I'm glad that you completed your journey's without further mishaps.
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Factory Cross Bars|
Posted by: plaidpaddler on May-31-13 10:45 PM (EST)
Factory racks and cross bars are meant to corral items placed on the roof, not support loads. Aftermarket Yakima and Thule racks are systems meant to support and carry bikes, boats, lumber, skis, etc. Best cars are those with no factory side rails or cross bars. Then you can mount a good secure Yakima or Thule system to the roof. The money spent on a good rack system is less than the car companies get for the poor OEM racks. Most are cosmetic, like the big OD, but thin tubular rack bars on the Nissan Xterra. People complain about the rack cost, but spent much more on carbon-fiber Kayaks and paddles. A good rack system is good security for your toys.
As Kim mentioned, a good Yakima system doesn't need to be replaced, only updated for different car roofs. The accessories from 30 years ago still fits new bars, and new accessories still fit 30 year old bars.
I haul a 23foot canoe thousands of miles a year upside down on a Saturn VUE. No problem in cross winds and a Minnesota IV has a lot more surface to catch the wind than a short Kayak. The boats sit on Yakima load stops on bars mounted on towers attached to tracks mounted to the roof.
Its not your J-cradles that is the problem. People haul lots of kayaks in all kinds of weather on J-cradles. Its what you mounted the cradles to that's the weak link.
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OK. Point beat into my thick head.|
Posted by: elkhermes on May-31-13 10:37 PM (EST)
I'll take a serious look at a high end rack system.
It will be my next investment in this money pit called kayaking. I've been kayaking for only 18 months and, just like a previous comment, its crazy the road trips I'm taking just to go boating.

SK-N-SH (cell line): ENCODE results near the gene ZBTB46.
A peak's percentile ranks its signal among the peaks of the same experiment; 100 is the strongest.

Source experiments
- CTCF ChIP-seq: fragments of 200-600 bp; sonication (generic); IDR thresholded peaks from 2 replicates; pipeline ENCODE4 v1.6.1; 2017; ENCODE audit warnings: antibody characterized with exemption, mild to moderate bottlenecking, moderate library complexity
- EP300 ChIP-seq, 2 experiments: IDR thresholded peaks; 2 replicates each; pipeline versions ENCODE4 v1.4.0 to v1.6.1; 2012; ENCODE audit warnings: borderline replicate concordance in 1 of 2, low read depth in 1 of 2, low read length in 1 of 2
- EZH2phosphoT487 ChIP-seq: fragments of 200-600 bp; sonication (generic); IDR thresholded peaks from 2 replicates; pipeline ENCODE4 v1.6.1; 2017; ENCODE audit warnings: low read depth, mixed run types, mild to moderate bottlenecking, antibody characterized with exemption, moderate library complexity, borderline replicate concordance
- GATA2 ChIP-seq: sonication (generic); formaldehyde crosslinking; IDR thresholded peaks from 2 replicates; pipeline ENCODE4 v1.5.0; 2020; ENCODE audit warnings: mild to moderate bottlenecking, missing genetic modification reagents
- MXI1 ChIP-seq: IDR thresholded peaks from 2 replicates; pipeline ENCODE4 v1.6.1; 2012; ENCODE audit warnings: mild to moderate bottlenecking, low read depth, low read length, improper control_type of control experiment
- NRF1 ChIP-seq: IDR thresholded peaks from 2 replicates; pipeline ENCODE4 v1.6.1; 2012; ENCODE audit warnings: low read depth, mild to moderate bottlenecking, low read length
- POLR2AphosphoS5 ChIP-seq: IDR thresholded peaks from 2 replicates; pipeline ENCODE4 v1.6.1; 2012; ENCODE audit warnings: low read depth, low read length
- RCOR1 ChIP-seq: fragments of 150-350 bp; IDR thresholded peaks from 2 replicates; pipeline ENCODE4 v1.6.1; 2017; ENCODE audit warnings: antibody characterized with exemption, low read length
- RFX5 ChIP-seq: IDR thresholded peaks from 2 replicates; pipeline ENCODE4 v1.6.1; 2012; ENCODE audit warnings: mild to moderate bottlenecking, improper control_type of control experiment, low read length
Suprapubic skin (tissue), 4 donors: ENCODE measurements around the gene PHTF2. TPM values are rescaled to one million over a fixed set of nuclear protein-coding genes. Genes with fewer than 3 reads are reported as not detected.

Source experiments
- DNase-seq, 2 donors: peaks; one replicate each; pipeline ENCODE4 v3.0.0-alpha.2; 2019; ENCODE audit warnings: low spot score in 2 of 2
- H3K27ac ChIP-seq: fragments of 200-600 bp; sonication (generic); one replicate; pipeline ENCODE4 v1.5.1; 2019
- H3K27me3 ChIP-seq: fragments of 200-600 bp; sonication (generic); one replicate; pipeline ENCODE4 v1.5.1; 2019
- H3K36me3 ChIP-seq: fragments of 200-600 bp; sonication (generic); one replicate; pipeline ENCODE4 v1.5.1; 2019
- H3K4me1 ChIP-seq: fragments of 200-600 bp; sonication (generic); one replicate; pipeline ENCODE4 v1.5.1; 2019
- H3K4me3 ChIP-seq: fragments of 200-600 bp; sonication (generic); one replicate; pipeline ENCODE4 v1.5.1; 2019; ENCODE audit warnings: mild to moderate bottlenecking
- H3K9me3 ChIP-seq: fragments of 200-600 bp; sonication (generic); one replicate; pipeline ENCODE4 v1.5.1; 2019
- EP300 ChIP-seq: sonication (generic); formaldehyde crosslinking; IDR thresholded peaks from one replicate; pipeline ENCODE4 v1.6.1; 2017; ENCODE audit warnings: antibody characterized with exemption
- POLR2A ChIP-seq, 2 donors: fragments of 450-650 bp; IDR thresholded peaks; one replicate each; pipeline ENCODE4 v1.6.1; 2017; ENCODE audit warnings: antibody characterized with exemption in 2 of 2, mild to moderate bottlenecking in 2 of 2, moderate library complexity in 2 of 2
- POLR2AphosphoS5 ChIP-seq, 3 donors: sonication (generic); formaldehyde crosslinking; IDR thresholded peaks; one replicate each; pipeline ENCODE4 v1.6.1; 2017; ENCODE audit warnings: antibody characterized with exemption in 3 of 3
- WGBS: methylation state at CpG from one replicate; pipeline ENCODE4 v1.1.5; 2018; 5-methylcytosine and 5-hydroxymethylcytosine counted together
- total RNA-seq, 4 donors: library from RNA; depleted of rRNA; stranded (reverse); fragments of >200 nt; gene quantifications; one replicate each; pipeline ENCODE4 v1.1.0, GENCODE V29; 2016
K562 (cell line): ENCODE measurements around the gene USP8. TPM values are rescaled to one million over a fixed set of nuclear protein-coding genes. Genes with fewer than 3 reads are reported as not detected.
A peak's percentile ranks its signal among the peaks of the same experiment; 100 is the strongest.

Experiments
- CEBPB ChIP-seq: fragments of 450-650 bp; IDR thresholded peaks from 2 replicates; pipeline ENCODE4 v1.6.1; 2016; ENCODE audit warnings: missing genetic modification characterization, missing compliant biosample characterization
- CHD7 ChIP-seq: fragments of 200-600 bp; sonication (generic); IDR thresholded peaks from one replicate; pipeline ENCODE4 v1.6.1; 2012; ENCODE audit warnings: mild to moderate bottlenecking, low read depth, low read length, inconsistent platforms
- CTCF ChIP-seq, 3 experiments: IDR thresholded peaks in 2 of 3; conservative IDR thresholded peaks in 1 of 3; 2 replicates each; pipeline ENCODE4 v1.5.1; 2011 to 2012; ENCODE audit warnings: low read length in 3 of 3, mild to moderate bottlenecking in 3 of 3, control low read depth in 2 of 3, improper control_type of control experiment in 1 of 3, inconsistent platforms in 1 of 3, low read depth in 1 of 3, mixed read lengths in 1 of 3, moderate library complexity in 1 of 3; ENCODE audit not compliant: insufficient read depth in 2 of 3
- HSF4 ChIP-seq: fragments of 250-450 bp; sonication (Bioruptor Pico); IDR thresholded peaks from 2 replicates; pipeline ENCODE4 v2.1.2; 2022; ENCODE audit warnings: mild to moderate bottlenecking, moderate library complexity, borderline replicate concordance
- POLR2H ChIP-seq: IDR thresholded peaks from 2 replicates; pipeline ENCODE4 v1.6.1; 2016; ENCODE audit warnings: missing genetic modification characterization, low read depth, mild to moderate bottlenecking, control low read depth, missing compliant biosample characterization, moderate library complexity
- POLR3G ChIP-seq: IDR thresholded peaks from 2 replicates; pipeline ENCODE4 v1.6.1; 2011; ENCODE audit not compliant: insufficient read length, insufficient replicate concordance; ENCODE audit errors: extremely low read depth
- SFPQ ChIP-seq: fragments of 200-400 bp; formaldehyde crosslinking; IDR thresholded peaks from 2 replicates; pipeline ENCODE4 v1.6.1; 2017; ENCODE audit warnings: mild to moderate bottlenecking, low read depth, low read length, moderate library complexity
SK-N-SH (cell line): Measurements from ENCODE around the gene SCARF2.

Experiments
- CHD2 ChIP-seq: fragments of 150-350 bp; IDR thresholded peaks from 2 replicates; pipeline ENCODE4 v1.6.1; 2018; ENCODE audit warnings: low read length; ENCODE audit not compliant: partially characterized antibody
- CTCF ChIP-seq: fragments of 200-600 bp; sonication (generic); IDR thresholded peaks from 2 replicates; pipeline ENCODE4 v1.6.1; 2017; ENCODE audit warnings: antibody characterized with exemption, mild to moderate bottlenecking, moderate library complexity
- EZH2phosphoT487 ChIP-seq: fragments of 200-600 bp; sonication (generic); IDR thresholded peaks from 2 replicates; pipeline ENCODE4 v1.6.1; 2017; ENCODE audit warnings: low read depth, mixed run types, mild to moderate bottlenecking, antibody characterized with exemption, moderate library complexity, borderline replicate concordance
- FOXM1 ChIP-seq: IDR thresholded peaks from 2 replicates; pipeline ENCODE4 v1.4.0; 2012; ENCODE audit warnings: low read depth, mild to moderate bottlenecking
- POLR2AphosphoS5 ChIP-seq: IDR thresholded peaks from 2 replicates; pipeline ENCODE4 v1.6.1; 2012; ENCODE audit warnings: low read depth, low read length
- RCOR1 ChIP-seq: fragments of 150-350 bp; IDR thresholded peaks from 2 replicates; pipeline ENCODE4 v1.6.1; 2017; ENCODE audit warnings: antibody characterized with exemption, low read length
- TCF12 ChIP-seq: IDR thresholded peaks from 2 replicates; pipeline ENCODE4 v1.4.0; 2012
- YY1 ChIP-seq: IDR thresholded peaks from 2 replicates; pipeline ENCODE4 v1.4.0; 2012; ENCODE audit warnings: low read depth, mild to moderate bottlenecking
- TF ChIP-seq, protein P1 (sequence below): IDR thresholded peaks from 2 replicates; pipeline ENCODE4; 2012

There a lot of places in this world that someday I would love to go visit. My damn boat is frequently making me visit places I've never heard of.
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Welcome to the club !|
Posted by: Jackl on Jun-02-13 9:54 AM (EST)
My wife and I are driving 700 miles tomorrow to pick up a two year old boat that we are buying.
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Third party crossbars and stackers |
Posted by: Celia on May-31-13 11:26 PM (EST)
We use stackers, which set up a boat similarly to the angle of J-bars, and thrid party cross bars. And we use neoprene cockpit covers for long trips, wind can't pocket inside the Sinks.
Have been in decent winds but nothing budged. I bet if you calculated the combined effect of the load and the pressure from the wind, you would find that you were well over the capacity of the factory cross bars.
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Posted by: bowler1 on Jun-01-13 8:00 AM (EST)
I have a good rack system and recently used j cradles on an eight hour drive so I could get three kayaks on my truck. I have to admit it was a little unsettling when a good wind came up or a semi passed by. The boats catch a LOT more wind with a j cradle which made me question bow much I would want to use them on long trips in the future. It really stresses the lateral strength of your rack.
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Hardly the end of the story. |
Posted by: Guideboatguy on Jun-01-13 8:57 AM (EST)